Where: Poznan, Poland

December 13, 2008 : Global warming affects everyone. Finally, after years of negotiations, most countries in the world have agreed to work together to reduce how much they pollute the Earth’s environment. The United Nations Climate Change Conference began here on December 1, 2008 with delegates from 190 countries. Their target: to reach a global climate agreement by December 2008. This would replace the Kyoto Protocol, which expires in 2012. The US representative, Senator John Kerry, said temperatures could go up by anywhere between 3 degrees C and 5 degrees C higher by 2050. He also stressed the importance of developing economies, referring to countries such as India and Brazil, restricting their emissions.

UN Conference on Climate Change [Image courtesy UNFCC]
UN Conference on Climate Change [Image courtesy UNFCC]

The senator said that the European Union’s (EU) proposal for a 20 per cent cut in emissions by 2020, the US plan to return emissions to 1990 levels, or the Chinese pledge of a 40 per cent reduction in “carbon intensity” (the amount of carbon produced per unit of GDP) – was not enough to arrest dangerous climate change. The head of the UN Environment Programme (UNEP), Achim Steiner, told BBC News, “Europe has played a very important role in recent years, but the US is emerging now with a new administration, and we look to big countries like China and India, Brazil and South Africa as increasingly playing a constructive role.”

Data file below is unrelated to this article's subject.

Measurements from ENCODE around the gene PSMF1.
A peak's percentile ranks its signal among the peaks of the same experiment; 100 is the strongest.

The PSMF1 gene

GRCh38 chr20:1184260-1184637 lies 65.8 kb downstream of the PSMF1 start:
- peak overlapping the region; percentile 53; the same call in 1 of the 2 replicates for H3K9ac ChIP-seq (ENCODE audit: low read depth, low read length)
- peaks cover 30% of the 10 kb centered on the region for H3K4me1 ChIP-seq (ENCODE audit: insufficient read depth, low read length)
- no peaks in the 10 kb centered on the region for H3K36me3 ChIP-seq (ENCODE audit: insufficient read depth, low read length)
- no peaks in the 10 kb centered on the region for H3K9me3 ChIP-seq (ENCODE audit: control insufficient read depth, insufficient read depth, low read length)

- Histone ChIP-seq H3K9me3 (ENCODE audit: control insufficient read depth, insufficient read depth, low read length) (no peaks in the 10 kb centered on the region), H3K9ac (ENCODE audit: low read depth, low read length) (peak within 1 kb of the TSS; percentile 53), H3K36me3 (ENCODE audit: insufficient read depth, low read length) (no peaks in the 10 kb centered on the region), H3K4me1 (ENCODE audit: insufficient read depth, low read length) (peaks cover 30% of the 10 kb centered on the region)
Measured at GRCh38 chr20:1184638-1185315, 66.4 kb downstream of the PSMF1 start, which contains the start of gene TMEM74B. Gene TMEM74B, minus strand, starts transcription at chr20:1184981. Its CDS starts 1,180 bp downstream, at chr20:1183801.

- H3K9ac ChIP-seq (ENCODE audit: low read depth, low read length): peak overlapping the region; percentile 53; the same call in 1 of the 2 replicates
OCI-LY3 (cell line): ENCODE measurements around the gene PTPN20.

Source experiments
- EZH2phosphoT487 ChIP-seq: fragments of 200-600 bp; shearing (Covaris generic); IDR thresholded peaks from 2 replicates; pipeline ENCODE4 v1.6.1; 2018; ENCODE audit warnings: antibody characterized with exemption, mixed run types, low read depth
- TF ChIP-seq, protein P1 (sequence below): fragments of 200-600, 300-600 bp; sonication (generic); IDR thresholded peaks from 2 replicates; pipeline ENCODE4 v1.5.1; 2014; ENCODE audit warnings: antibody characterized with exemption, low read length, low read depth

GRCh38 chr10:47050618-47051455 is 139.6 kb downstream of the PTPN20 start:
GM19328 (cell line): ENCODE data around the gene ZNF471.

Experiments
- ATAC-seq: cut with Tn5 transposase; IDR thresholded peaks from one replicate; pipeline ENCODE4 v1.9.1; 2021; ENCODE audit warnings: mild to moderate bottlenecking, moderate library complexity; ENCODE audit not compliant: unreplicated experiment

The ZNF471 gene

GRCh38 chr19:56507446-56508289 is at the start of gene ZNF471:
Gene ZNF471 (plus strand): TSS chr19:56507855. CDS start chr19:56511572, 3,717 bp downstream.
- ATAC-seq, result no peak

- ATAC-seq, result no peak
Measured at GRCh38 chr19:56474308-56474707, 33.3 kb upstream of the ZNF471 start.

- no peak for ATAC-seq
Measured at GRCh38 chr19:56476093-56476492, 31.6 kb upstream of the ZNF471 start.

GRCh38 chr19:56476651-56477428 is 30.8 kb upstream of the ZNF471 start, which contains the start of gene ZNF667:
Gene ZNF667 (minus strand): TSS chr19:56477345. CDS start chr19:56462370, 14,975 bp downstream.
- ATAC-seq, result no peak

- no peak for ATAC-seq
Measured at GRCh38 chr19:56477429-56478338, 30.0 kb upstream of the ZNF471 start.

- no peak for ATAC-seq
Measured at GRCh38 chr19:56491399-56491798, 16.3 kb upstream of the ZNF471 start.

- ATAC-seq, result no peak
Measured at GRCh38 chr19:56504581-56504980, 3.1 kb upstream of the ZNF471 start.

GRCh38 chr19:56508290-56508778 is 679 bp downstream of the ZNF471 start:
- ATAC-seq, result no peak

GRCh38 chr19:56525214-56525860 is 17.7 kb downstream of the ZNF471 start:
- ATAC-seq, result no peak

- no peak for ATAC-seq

Possibly the best thing to come out of the conference was the release of millions of dollars on the final day, Friday, 12 December 2008, as aid for poor countries to fight droughts, floods and other increasingly severe effects of global warming.

278 words | 2 minutes
Readability: Grade 11 (16-17 year old children)
Based on Flesch–Kincaid readability scores

Filed under: world news
Tags: #india, #environment, #global warming, #climate, #brazil, #carbon, #emissions

You may also be interested in these:
Global Warming: Melting kingdom of the Polar Bear
Treaty on Global Warming
Tree Rings tell many Tales
The Big Meltdown
Eleven-year-old Eco-ambassador